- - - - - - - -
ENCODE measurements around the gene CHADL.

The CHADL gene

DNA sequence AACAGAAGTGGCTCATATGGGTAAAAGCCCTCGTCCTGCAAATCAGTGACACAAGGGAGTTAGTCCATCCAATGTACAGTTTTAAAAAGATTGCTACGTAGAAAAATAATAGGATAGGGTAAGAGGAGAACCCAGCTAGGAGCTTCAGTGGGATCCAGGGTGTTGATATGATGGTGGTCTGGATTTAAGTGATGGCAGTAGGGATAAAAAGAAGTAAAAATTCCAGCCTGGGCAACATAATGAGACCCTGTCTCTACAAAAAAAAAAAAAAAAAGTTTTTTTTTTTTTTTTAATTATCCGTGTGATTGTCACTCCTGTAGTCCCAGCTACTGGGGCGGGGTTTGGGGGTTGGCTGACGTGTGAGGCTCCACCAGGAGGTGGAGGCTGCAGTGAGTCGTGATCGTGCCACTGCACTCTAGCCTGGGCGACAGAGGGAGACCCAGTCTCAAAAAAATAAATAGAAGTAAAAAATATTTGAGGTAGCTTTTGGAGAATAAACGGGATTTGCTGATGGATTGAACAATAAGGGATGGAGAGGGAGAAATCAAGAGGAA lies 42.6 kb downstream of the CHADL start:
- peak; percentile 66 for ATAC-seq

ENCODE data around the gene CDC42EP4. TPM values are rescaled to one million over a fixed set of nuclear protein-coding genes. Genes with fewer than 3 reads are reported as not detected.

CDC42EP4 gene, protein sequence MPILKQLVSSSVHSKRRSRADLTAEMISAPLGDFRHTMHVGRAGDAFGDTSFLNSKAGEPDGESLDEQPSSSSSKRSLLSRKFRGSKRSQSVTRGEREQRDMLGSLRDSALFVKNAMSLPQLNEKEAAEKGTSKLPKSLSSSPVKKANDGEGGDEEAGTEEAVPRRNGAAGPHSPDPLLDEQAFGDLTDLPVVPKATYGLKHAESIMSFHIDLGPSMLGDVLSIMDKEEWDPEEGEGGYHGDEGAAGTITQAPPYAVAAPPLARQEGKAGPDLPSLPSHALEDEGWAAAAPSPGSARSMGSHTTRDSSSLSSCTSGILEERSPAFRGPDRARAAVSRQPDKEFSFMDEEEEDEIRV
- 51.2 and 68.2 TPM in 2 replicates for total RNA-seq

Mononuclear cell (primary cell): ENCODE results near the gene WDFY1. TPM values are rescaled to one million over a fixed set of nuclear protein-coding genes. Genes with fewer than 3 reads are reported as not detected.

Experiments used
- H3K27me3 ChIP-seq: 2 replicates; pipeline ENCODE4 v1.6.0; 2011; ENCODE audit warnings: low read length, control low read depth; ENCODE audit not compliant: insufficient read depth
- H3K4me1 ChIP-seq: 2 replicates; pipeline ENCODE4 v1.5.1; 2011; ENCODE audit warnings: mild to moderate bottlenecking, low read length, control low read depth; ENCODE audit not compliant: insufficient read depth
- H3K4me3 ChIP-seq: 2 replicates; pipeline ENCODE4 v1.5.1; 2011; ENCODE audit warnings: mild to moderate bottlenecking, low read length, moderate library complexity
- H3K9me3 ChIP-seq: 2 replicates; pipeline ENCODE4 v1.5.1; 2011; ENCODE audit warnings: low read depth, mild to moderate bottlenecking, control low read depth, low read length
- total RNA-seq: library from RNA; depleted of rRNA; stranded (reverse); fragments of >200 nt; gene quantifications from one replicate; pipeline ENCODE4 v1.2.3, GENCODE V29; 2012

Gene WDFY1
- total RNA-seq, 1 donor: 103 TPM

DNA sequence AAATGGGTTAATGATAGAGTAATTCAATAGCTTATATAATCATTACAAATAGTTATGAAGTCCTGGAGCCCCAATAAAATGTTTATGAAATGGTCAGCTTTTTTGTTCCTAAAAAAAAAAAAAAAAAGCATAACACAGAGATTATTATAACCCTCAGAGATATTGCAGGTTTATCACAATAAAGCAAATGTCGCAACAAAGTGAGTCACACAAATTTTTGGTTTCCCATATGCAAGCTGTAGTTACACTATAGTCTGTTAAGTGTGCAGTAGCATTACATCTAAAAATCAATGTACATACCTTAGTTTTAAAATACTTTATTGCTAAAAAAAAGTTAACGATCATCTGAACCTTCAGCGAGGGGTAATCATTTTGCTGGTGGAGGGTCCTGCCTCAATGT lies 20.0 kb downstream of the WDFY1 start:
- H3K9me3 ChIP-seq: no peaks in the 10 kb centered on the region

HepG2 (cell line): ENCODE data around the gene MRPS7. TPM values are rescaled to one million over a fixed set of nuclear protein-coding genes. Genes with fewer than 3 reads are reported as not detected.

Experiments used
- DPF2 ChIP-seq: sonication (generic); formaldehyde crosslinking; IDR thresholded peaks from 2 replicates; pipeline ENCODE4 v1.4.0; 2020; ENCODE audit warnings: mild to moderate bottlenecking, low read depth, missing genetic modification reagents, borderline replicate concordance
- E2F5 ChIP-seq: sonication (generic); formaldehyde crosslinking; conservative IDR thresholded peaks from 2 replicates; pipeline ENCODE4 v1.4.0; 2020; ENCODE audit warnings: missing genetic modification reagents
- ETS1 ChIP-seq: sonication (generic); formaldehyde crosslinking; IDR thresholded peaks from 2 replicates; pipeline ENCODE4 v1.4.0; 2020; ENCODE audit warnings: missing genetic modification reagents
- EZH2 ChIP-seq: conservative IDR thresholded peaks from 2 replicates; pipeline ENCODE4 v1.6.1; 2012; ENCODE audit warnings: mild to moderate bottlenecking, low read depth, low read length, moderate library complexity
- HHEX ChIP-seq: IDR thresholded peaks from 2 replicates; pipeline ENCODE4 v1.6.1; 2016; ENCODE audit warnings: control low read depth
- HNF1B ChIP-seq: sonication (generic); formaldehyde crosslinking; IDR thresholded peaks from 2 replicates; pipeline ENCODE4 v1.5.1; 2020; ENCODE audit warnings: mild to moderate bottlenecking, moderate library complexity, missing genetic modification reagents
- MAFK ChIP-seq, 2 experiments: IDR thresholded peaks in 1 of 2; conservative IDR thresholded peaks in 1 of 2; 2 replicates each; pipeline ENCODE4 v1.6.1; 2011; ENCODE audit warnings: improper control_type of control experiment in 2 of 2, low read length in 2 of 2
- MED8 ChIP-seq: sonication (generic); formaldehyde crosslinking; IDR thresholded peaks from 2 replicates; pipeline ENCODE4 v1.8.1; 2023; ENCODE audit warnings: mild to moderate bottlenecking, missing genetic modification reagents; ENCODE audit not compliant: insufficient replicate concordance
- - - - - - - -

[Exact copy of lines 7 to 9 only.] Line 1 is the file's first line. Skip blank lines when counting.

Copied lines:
- 51.2 and 68.2 TPM in 2 replicates for total RNA-seq

Mononuclear cell (primary cell): ENCODE results near the gene WDFY1. TPM values are rescaled to one million over a fixed set of nuclear protein-coding genes. Genes with fewer than 3 reads are reported as not detected.

Experiments used